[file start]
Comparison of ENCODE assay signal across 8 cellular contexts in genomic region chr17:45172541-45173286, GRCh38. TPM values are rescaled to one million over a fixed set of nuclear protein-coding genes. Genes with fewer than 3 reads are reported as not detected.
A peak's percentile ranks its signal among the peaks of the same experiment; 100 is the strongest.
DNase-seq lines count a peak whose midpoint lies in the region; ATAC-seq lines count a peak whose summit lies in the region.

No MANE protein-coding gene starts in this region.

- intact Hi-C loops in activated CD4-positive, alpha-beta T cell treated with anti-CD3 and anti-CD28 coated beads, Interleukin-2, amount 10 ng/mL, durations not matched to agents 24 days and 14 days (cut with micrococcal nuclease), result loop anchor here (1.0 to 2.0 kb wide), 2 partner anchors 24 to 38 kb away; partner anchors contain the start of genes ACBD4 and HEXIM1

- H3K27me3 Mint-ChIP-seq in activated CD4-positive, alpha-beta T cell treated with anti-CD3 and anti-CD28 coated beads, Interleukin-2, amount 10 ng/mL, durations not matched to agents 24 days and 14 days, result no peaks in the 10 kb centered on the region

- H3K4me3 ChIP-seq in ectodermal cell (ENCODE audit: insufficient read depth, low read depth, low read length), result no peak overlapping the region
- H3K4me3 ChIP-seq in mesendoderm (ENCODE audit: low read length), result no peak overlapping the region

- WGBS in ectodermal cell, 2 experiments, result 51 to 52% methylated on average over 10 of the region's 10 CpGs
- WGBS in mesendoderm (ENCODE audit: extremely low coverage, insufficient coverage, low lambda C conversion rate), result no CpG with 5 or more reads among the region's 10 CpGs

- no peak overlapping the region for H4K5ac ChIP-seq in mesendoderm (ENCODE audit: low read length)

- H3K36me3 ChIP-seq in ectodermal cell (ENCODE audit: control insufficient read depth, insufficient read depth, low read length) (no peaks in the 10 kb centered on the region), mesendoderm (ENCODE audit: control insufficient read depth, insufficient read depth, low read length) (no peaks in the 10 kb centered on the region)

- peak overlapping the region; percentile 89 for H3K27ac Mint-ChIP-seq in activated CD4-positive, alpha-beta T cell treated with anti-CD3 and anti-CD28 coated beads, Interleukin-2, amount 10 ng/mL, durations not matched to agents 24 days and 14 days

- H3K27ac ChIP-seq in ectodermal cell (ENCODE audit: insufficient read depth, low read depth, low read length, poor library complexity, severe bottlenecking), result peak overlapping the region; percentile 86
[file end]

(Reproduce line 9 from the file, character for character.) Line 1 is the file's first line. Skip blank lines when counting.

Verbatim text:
- WGBS in ectodermal cell, 2 experiments, result 51 to 52% methylated on average over 10 of the region's 10 CpGs